Twitch’s new anti-harassment policy is not enough

You may have read the widely flung news that Twitch – the world’s most popular gaming streaming platform – will be soon moderating usage of the terms ‘simp’, ‘Incel’ and ‘virgin’ in their upcoming revamp of the service’s harassment policy.

These words won’t be outright banned – as was initially reported – while the new ‘Hateful Conduct and Harassment Policy’, to give the directive its full title, is due to become operational on January 22 2021.

‘Simp’ and ‘incel’, and, in the context of the aforementioned words, ‘virgin’, are all slurs predominantly directed at men and boys. This group remains gaming’s most sizable demographic. 17% of all gamers, claim the Entertainment Software Association, are boys aged seventeen and under.

It’s true that there are more women and girls playing video games than ever before, but only 6% of them identify as ‘gamers’, compared to 15% of men and boys. Males are three times more likely to purchase a game than females.

Twitch’s new policy is undoubtedly a step in the right direction, while being naively myopic about the reality of online gaming’s toxicity problem. Few could argue that of all the groups who need protection in online spaces, cis men and boys shouldn’t be at the front of the queue.

“Woman have a really rough time of it on the site,” prominent British based Twitch streamer Grimsevers tells me. “Truth is, the people who are being described as ‘simps’ and ‘incels’ are the people who give Twitch a lot of money through subs. They want to be on their good side. There would be absolutely no harm in blanket blacklisting offensive words used towards women.”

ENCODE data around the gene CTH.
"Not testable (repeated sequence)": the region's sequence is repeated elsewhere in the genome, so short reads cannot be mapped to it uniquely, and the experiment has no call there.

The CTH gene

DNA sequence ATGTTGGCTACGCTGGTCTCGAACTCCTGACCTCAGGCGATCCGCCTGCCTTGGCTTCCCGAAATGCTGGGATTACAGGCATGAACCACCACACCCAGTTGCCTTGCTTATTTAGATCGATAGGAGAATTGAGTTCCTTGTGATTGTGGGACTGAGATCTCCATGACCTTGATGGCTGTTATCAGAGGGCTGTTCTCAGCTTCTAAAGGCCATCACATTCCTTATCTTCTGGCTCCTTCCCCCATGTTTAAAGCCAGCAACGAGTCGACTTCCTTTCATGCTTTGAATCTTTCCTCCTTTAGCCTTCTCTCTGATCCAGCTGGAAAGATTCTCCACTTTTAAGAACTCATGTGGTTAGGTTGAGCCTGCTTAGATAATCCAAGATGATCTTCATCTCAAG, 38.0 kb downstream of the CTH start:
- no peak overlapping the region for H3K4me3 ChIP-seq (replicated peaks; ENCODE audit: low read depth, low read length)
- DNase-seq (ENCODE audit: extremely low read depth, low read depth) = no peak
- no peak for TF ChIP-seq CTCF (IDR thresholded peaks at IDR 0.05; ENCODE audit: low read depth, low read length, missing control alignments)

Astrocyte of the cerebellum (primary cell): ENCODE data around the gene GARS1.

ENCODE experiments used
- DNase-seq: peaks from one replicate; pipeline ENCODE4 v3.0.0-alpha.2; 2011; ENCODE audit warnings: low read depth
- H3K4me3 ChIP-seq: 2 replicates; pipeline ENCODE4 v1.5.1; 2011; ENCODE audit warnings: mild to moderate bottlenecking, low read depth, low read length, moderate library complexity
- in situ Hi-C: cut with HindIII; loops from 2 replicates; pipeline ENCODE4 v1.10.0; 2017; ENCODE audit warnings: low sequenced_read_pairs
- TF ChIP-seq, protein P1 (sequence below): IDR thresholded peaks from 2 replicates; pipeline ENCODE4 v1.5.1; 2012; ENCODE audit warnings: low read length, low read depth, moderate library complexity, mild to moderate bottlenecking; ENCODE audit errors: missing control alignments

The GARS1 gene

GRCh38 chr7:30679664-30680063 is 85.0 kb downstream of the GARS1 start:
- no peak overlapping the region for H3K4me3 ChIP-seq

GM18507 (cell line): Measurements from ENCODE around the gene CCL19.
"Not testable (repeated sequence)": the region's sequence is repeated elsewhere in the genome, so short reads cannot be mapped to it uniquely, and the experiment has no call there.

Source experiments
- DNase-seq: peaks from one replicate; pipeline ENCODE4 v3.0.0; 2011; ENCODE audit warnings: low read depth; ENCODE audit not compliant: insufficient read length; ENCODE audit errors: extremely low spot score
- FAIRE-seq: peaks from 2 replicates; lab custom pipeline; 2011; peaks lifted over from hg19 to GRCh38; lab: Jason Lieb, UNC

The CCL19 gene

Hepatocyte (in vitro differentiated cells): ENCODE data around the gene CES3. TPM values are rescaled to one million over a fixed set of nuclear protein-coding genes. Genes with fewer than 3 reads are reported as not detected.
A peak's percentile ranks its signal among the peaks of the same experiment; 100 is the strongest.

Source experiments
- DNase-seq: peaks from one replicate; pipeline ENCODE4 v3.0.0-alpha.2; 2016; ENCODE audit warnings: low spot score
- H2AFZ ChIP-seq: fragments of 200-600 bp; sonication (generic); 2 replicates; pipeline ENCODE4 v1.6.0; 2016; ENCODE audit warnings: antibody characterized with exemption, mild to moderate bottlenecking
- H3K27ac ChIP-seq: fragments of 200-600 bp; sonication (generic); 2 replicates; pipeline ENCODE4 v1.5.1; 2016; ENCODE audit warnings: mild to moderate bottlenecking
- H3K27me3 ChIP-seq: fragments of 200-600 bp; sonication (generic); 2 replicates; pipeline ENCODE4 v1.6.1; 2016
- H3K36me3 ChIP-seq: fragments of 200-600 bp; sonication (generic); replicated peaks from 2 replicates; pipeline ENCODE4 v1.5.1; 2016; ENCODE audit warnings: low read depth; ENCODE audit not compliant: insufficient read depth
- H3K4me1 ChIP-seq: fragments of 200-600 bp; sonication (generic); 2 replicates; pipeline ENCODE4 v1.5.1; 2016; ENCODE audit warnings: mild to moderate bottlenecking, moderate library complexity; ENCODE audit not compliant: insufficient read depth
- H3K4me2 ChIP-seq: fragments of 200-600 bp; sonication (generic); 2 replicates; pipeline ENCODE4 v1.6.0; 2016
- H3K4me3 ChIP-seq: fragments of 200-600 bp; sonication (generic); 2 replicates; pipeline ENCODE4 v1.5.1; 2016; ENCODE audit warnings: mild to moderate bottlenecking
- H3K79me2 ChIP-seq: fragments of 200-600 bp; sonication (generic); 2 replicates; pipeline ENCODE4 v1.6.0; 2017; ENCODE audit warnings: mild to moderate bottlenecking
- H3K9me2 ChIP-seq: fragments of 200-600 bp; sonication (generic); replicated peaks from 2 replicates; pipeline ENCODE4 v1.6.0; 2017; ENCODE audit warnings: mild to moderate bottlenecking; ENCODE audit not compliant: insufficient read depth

Image: IanDagnall Computing / Alamy Stock Photo

Lauren Aitken is one of gaming’s most respected guides creators. She concurs. When I ask about Twitch’s new harassment policy, she laughs. “It’s rad that Twitch can moderate the usage of ‘virgin’ and ‘Incel’,” she says sarcastically. “It’s a shame they can’t prevent pile ons and insults towards women in chats.”

More statistics. A 2019 study conducted by US ‘anti hate’ organisation, the Anti-Defamation League, in collaboration with games and esports analytics firm Newzoo, reports that over half of gamers based in the US have experienced some kind of harassment either in play or out of it. But dig deeper and the stats corroborate Grimsevers and Lauren’s thinking.

The aforementioned study revealed that 38% of the women polled in the survey encountered harassment due to their gender, and 35% of LGBTQ players were harassed due to their sexual orientation. 53% said they were targeted because of their ethnicity, race, religion, gender, and sexual orientation. Why does this matter? Because 23% percent of players report that they became less social as a result of this harassment. 15% claim they felt isolated after…

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